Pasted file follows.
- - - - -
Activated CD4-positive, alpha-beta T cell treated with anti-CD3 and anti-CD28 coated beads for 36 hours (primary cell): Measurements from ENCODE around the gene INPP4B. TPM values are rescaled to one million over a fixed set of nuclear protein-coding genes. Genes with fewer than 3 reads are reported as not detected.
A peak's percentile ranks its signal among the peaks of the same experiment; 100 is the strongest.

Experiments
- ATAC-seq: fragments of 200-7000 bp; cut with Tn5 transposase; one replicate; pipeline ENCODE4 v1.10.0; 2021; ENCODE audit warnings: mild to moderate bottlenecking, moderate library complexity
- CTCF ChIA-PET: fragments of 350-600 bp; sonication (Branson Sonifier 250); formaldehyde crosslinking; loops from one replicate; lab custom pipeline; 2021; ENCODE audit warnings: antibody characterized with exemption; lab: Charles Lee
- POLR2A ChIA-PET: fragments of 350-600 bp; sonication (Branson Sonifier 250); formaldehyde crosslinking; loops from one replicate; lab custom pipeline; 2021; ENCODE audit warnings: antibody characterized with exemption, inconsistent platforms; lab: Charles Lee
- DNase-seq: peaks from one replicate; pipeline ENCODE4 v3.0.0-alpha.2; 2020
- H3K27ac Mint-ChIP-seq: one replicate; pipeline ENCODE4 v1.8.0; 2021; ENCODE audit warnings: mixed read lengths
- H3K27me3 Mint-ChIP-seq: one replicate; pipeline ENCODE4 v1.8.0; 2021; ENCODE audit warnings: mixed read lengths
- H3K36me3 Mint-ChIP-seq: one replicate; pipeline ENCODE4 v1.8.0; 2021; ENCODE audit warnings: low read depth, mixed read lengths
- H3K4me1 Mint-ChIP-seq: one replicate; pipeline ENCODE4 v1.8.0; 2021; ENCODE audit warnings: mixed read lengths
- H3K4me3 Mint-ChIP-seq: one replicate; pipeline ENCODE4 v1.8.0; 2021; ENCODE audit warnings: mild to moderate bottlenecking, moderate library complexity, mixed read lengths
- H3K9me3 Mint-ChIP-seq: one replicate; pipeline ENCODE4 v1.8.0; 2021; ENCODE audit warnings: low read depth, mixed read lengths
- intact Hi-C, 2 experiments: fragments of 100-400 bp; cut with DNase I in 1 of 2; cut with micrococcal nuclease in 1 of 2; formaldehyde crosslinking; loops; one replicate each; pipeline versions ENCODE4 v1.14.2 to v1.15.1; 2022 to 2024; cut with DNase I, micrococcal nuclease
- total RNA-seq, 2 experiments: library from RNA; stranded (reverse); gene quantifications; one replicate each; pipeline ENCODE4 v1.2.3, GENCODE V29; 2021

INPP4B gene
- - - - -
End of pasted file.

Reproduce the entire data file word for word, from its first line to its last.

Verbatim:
Activated CD4-positive, alpha-beta T cell treated with anti-CD3 and anti-CD28 coated beads for 36 hours (primary cell): Measurements from ENCODE around the gene INPP4B. TPM values are rescaled to one million over a fixed set of nuclear protein-coding genes. Genes with fewer than 3 reads are reported as not detected.
A peak's percentile ranks its signal among the peaks of the same experiment; 100 is the strongest.

Experiments
- ATAC-seq: fragments of 200-7000 bp; cut with Tn5 transposase; one replicate; pipeline ENCODE4 v1.10.0; 2021; ENCODE audit warnings: mild to moderate bottlenecking, moderate library complexity
- CTCF ChIA-PET: fragments of 350-600 bp; sonication (Branson Sonifier 250); formaldehyde crosslinking; loops from one replicate; lab custom pipeline; 2021; ENCODE audit warnings: antibody characterized with exemption; lab: Charles Lee
- POLR2A ChIA-PET: fragments of 350-600 bp; sonication (Branson Sonifier 250); formaldehyde crosslinking; loops from one replicate; lab custom pipeline; 2021; ENCODE audit warnings: antibody characterized with exemption, inconsistent platforms; lab: Charles Lee
- DNase-seq: peaks from one replicate; pipeline ENCODE4 v3.0.0-alpha.2; 2020
- H3K27ac Mint-ChIP-seq: one replicate; pipeline ENCODE4 v1.8.0; 2021; ENCODE audit warnings: mixed read lengths
- H3K27me3 Mint-ChIP-seq: one replicate; pipeline ENCODE4 v1.8.0; 2021; ENCODE audit warnings: mixed read lengths
- H3K36me3 Mint-ChIP-seq: one replicate; pipeline ENCODE4 v1.8.0; 2021; ENCODE audit warnings: low read depth, mixed read lengths
- H3K4me1 Mint-ChIP-seq: one replicate; pipeline ENCODE4 v1.8.0; 2021; ENCODE audit warnings: mixed read lengths
- H3K4me3 Mint-ChIP-seq: one replicate; pipeline ENCODE4 v1.8.0; 2021; ENCODE audit warnings: mild to moderate bottlenecking, moderate library complexity, mixed read lengths
- H3K9me3 Mint-ChIP-seq: one replicate; pipeline ENCODE4 v1.8.0; 2021; ENCODE audit warnings: low read depth, mixed read lengths
- intact Hi-C, 2 experiments: fragments of 100-400 bp; cut with DNase I in 1 of 2; cut with micrococcal nuclease in 1 of 2; formaldehyde crosslinking; loops; one replicate each; pipeline versions ENCODE4 v1.14.2 to v1.15.1; 2022 to 2024; cut with DNase I, micrococcal nuclease
- total RNA-seq, 2 experiments: library from RNA; stranded (reverse); gene quantifications; one replicate each; pipeline ENCODE4 v1.2.3, GENCODE V29; 2021

INPP4B gene